Testimony on PR.2 Concludes in House Government Operations Committee

Chairwoman Copland-Hannzas, House Government Operations

Government Operations Committee is poised to vote on PR.2;  Declaration of rights; clarifying the prohibition on slavery and indentured servitude today. Final testimony submitted is below:

Mark Hughes
Executive Director, Justice For All
Coordinator, Vermont Racial Justice Alliance
PR.2 Testimony
House Government Operations Committee
Room 11, Vermont Statehouse
May 9, 2019 9:30

Good morning Madam Chair and House Government Operations Committee. I am Mark Hughes, Director of Justice For All and Coordinator for the Racial Justice Reform Alliance.  We are the proponents of the Proposal.

I am offering additional testimony for your consideration as you move into your committee discussion and possible vote today.    

We are in support of the amendment as passed by the Senate.  Please pass it unanimously.

2018 introduced new hope as Racial Justice Reform Coalition advanced Act 9 into law.  In it, for the first time in history was legislation creating a panel and an Executive Director to “promote racial justice reform throughout the State by mitigating systemic racism in all systems of State government…” 

Our research with Act 54, 2017 (Racial disparities), Act 9, 2018 (Racial Equity) and the Fair and Impartial Policing Policy led us to understand that state laws and institutions inherently create and sustain racial disparities. The constitutional amendment is a continuation of our work to dismantle this systemic racism. We successfully convinced the Vermont Democratic Party to adopt a platform statement to address slavery in the constitution and lobbied the legislature for a resolution, resulting in H.R.25 (2018) (not taken up in House Government Operations). Recently the League of Cities and Towns passed a resolution and the Bishop and Episcopal Diocesan Council of Vermont issued a letter of support for the Proposal.   

As indicated in the Proposal, as introduced in the Senate, PR.2 has always been about “addressing systemic racism in our state laws and institutions.”  Despite this fact, much attention in testimony has been given to words “removing all reference to slavery”.  As indicated in our original request last year, that has never been the Alliances primary goal.  The Vermont Constitution in its current state is unclear on slavery prohibition.   

To be clear, this discussion goes beyond slavery.  To constitutionalize slavery (or form of servitude) because a person is “bound by the law for the payment of debts, damages, fines, costs, or the like” is tantamount to criminalization of poverty which always has a greater impact on black people.  Clearly repercussions on criminalization manifest in all aspects of life and impact our posterity.  Clarification of Article I of the constitution enables us to take a major step in the right direction in addressing systemic racism in Vermont.  This amendment will serve to nullify any statute supported by this clause and call into question any institution created to sustain the premise of it into perpetuity.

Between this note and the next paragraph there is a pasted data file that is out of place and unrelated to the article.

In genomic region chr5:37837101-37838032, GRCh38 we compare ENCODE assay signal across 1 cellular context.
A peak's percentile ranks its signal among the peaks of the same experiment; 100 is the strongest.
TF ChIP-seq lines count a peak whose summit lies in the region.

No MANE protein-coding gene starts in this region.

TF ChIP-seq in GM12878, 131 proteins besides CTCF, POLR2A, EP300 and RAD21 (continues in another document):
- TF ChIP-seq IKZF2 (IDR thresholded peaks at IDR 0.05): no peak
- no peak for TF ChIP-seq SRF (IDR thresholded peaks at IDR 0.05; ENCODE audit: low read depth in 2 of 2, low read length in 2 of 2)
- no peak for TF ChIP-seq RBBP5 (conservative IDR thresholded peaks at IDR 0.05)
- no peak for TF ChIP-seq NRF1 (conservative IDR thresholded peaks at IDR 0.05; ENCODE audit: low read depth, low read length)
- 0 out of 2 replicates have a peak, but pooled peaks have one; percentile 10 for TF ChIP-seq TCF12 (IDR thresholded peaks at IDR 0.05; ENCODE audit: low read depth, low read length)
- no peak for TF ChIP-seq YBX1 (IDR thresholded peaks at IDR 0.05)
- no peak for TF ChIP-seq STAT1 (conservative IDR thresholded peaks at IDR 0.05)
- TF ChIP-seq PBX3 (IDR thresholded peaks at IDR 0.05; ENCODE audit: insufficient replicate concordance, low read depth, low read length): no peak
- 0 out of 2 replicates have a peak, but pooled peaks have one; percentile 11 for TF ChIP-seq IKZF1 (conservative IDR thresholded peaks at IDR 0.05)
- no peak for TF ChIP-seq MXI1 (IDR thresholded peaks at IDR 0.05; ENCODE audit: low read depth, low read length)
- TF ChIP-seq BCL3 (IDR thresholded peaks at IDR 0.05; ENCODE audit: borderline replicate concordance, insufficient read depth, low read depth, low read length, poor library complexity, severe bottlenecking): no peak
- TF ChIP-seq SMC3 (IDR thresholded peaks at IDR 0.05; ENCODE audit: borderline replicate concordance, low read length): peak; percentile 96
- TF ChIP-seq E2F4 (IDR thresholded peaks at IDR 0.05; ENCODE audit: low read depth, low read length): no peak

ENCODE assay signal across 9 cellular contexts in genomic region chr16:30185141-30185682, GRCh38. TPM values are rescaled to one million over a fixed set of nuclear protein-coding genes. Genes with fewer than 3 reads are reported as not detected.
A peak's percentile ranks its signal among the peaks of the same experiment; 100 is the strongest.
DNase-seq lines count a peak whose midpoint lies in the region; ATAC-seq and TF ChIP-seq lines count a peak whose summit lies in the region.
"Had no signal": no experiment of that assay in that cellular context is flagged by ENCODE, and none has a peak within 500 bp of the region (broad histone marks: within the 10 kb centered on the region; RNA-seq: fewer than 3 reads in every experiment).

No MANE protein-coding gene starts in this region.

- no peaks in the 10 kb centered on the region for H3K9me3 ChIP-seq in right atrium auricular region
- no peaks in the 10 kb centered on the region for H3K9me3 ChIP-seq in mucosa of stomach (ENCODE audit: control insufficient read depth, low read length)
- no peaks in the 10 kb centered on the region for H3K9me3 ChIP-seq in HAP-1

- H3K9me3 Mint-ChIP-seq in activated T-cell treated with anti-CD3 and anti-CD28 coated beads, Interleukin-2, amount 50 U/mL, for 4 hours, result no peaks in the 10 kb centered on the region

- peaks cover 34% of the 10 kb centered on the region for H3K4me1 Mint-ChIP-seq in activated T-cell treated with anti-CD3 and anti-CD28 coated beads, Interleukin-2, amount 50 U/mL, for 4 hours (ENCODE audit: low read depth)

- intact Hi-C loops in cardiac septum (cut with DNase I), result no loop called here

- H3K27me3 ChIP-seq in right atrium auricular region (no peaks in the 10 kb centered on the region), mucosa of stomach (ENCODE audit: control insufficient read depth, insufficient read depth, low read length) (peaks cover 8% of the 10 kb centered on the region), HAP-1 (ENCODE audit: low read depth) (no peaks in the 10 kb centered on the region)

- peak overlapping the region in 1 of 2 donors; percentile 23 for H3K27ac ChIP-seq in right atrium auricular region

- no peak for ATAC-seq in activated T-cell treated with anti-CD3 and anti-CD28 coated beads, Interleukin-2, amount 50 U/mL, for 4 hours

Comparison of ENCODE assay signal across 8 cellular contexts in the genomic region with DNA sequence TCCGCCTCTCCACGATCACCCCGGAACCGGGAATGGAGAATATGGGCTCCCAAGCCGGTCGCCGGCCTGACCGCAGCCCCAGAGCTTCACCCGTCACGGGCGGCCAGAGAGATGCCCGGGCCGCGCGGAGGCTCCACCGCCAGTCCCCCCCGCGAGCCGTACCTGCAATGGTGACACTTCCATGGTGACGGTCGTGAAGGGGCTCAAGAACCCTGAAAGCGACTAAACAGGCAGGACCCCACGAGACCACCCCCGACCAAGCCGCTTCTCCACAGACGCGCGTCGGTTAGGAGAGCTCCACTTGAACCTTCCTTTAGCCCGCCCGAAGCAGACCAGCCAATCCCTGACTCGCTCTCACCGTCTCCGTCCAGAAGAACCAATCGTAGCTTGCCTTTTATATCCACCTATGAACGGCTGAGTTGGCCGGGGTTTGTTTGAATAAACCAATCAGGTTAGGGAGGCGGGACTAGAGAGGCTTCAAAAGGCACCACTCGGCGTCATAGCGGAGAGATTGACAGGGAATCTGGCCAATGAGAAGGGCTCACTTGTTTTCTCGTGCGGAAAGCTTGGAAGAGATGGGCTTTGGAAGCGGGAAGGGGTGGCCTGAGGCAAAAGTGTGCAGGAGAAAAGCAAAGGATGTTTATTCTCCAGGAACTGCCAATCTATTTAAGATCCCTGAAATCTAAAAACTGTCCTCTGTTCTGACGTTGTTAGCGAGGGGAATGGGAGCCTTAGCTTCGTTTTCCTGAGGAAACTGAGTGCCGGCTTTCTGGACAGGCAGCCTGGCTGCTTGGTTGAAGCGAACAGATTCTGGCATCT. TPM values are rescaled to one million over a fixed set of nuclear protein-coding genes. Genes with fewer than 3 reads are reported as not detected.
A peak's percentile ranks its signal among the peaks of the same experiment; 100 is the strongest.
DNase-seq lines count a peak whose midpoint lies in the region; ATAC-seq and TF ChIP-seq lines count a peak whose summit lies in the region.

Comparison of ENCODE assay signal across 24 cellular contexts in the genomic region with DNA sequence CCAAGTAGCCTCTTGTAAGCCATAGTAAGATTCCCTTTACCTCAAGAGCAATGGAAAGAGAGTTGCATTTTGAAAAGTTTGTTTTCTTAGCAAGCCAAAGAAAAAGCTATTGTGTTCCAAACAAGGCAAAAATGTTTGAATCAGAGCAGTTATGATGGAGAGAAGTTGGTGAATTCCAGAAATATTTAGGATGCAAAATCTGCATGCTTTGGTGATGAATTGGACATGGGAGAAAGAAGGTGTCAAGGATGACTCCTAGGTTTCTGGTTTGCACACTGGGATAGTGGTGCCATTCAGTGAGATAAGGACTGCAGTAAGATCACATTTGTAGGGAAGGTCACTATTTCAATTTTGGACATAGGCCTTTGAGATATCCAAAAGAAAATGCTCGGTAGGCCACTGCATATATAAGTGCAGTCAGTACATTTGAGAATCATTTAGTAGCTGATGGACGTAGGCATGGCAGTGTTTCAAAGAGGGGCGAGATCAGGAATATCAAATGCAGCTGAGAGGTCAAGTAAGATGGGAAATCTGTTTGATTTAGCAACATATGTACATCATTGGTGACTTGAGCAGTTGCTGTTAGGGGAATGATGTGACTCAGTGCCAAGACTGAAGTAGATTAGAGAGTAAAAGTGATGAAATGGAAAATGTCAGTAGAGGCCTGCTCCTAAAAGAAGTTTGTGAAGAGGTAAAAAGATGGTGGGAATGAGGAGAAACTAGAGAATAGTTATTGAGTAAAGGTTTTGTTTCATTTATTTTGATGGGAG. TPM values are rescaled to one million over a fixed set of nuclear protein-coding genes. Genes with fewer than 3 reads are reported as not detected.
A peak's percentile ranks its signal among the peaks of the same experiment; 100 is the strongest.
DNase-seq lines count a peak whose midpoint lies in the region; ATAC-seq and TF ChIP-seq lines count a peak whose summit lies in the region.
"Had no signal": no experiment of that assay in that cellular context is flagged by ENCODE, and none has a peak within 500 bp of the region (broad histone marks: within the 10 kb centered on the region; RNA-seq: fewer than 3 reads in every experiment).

Though the Senate’s decision to remove “addressing systemic racism in our state laws and institutions” in the “Purpose” section of the Proposal has created some confusion surrounding our intent, the current proposed language satisfies our objective of providing clarification on slavery prohibition.

Many have asked why this is important. This is about our racist national and State history of criminalization and disproportionate incarceration of black (and poor) people. It expands in concentric circles beyond this, adversely impacting African American’s fair and equal access to housing, education, health services, employment and economic development. 

You have heard testimony that the US constitution makes the language of slavery in our constitution “academic” and it suggests that it has “no practical consequence”. But we have come to know that the 13th amendment constitutionalized slavery for the punishment of a crime, when duly convicted. Vermont State laws permit  “Imprisonment In Lieu Of Payment of Fines And Costs”.  Article I of the Vermont constitution provides an exception that permits slavery when “bound by law for the payment of debts, damages, fines, costs, or the like”.  Collectively, this is the literal criminalization of poverty, the new slavery!

In closing, our work on addressing systemic racism has been ongoing for nearly five years.  Our analysis of the necessity to address the constitution is rooted in data driven research.  Those challenges, which are systemic in Vermont, must be addressed at the root – the constitution.

Please pass PR.2 unanimously.

Thank you for your service